Published online by Cambridge University Press: 05 March 2012
This chapter synthesizes the lessons from the review of experience with energy sector reform in developing countries. The lessons discussed below enable greater understanding of challenges of energy for development at the global and national levels in the twenty-first century. They are examined later in this chapter.
Energy sector reform: 1990–2005: Lessons
Chapters 4–6 and the country studies from Asia, Latin America, the Middle East and SSA show that each area of energy policy reform—pricing, regulation, commercialization and privatization/private investment is complex as they are interlinked within energy sector and between energy and other sectors and macroeconomic fundamentals. Nonetheless, three cross-cutting lessons emerge.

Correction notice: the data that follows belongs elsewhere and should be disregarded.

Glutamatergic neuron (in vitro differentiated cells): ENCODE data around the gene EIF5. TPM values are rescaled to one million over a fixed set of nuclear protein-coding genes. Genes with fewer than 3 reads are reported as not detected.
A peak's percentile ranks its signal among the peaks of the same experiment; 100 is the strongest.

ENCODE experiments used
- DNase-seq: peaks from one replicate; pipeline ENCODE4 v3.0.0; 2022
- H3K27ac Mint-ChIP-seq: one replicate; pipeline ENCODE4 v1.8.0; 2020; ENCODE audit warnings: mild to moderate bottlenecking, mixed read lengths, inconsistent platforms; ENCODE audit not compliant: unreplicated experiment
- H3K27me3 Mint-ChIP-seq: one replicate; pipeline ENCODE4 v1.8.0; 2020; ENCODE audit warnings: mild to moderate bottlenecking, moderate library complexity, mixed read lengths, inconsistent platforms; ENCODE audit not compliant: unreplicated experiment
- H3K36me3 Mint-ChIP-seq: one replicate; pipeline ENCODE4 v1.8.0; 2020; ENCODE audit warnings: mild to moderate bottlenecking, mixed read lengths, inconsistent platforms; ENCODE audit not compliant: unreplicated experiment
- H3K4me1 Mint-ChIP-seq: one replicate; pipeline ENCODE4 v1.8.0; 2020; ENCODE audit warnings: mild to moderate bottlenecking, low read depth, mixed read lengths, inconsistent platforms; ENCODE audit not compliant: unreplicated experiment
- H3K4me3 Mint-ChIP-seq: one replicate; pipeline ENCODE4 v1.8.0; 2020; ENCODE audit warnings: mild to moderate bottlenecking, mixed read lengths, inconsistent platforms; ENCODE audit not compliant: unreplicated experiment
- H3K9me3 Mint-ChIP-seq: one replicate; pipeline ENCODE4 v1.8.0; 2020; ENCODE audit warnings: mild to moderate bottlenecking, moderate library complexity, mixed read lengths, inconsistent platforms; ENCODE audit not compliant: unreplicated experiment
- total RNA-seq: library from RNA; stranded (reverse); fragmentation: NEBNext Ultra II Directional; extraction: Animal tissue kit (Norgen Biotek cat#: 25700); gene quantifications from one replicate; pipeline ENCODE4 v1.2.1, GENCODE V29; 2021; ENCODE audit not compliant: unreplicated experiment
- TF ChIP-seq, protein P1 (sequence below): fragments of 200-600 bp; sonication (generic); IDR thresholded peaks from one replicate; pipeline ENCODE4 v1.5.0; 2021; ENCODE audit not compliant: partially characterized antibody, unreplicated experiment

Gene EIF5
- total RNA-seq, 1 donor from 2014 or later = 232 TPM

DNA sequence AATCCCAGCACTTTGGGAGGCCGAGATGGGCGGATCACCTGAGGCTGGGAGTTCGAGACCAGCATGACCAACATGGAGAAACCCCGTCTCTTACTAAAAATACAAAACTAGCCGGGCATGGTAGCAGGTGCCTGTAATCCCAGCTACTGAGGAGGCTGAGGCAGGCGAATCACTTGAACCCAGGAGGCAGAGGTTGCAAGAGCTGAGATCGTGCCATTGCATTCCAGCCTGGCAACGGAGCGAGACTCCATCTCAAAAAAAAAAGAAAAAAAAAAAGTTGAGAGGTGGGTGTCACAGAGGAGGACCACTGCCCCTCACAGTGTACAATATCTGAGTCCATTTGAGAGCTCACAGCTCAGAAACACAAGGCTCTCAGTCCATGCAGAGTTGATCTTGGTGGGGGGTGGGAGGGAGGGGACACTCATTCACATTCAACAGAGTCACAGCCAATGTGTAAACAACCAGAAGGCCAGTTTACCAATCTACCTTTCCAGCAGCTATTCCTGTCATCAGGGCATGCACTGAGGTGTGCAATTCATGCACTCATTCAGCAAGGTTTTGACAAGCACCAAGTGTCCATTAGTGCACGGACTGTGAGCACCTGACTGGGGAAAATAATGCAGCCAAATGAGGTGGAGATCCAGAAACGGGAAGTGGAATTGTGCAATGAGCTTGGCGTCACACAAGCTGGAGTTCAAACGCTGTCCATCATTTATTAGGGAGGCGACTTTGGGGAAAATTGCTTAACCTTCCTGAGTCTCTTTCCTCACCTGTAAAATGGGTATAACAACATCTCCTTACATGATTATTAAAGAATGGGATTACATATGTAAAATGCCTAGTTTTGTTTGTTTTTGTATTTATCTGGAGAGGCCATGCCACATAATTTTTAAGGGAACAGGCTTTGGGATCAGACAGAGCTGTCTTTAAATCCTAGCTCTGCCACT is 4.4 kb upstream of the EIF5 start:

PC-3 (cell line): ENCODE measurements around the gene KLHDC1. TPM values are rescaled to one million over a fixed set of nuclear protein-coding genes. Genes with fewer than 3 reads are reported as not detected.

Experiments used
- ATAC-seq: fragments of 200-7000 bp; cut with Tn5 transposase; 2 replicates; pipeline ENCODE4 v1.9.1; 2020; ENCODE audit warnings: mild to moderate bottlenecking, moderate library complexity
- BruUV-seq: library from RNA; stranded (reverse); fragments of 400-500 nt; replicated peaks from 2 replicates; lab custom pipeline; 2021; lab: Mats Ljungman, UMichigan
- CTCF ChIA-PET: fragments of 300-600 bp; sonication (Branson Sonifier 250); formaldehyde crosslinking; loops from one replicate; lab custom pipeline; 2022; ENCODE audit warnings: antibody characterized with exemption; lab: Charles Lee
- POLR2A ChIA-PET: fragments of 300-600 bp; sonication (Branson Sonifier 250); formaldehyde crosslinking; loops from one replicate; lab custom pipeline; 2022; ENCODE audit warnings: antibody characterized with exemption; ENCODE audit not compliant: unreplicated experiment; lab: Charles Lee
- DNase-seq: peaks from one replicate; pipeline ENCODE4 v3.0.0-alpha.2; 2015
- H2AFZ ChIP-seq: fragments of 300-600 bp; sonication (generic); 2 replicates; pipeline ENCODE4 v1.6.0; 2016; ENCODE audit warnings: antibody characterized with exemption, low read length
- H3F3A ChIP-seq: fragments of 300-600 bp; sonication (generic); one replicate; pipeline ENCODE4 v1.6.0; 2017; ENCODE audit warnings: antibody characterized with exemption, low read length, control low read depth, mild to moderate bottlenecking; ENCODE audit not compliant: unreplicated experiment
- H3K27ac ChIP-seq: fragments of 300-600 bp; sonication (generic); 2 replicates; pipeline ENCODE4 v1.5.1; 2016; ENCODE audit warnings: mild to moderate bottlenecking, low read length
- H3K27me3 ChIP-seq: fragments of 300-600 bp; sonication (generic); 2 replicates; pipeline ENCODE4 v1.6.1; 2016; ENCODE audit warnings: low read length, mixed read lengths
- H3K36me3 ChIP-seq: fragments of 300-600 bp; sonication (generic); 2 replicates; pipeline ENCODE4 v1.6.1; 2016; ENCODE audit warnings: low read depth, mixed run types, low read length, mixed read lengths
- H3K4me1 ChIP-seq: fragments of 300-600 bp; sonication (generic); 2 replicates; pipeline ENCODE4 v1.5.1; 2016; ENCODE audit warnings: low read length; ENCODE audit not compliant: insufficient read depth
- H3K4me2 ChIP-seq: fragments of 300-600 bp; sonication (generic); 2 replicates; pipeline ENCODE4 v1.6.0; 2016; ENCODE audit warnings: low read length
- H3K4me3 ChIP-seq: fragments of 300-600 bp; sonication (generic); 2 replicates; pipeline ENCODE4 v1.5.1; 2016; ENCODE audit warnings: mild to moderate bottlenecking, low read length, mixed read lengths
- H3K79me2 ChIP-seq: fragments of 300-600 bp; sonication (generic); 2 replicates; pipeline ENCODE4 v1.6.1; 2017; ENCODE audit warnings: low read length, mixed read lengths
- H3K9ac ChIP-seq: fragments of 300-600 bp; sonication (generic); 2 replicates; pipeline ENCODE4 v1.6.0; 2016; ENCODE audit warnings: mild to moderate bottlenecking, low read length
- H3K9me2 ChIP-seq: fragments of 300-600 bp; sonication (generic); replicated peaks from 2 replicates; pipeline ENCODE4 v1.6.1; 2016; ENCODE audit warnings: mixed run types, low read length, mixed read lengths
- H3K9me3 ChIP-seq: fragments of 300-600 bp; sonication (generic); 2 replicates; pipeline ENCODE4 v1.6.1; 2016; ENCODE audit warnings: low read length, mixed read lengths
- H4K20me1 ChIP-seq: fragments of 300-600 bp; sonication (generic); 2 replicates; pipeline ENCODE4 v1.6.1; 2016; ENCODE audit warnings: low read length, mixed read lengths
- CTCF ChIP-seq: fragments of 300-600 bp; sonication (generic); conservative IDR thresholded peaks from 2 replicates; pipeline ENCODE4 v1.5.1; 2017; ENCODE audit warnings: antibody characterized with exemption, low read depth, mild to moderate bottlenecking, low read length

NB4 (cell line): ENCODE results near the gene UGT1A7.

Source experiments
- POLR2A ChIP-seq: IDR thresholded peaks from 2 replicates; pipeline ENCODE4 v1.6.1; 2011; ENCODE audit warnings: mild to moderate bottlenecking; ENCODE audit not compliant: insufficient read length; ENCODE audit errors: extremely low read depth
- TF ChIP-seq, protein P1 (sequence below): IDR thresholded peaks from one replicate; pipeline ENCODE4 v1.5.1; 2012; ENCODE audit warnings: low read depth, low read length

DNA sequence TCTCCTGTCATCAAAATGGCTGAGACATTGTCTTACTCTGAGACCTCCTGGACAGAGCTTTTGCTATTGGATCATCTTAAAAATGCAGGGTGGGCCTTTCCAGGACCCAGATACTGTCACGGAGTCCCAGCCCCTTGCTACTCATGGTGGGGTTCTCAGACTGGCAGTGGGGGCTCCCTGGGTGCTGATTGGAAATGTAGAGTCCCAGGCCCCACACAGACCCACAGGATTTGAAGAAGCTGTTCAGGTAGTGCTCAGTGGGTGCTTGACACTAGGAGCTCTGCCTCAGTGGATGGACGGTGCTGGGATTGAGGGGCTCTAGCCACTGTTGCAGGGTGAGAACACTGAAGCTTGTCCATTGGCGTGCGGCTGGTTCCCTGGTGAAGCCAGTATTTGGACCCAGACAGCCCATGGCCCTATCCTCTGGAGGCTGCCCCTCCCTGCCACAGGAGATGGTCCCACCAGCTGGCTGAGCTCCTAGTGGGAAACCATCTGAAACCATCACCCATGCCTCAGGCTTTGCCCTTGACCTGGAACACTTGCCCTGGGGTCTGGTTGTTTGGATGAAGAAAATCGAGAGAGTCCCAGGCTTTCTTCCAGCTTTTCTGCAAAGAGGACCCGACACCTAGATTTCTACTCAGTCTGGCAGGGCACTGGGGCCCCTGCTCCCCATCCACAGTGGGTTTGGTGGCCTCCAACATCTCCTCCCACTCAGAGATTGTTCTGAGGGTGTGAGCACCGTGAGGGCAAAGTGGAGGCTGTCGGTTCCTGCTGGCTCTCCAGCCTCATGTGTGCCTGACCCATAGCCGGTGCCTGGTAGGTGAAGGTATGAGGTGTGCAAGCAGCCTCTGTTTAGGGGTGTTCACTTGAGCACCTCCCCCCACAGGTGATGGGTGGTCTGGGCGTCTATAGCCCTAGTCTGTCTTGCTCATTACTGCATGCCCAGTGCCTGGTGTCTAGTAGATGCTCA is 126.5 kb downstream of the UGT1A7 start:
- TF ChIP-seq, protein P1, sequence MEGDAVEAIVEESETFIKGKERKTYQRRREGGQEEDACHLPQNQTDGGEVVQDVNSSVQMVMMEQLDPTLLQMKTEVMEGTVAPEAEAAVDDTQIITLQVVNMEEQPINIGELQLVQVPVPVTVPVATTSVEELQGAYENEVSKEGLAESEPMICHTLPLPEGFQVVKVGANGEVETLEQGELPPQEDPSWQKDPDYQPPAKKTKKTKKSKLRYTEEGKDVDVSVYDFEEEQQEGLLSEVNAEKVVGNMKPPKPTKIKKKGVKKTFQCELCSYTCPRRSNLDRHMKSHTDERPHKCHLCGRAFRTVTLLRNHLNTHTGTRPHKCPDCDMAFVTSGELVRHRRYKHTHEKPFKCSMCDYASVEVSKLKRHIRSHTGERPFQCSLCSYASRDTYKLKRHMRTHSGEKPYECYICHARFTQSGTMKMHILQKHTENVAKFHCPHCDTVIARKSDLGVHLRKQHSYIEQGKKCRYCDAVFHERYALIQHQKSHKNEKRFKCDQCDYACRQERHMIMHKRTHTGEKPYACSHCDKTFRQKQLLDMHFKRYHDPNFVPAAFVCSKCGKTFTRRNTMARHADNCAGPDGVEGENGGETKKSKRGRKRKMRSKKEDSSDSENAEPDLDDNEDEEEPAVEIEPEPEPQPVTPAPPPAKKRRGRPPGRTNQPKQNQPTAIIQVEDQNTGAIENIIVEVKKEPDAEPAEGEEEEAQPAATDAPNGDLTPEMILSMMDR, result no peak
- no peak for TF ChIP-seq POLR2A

First, energy sector reforms produced mixed and modest gains. Second. experience from case study situations shows the importance of effective institutions as the key to reform implementation.
And third, the expectations of various energy stakeholders in the energy market about risk-reward trade-off play a crucial role in the success or failure of reforms and the future course of the reform path.
LESSON 1: Energy sector reforms produced mixed and modest gains
Energy sector reform and liberalization was launched in the 1990s to improve sector performance and to attract investment to increase efficient energy for development in developing countries. The conventional wisdom was that moving to market pricing of energy, setting up regulatory institutions to create an environment for competition and private investment and restructuring of energy enterprises by privatization/private investment would improve efficiency and increase access to energy supply in developing countries.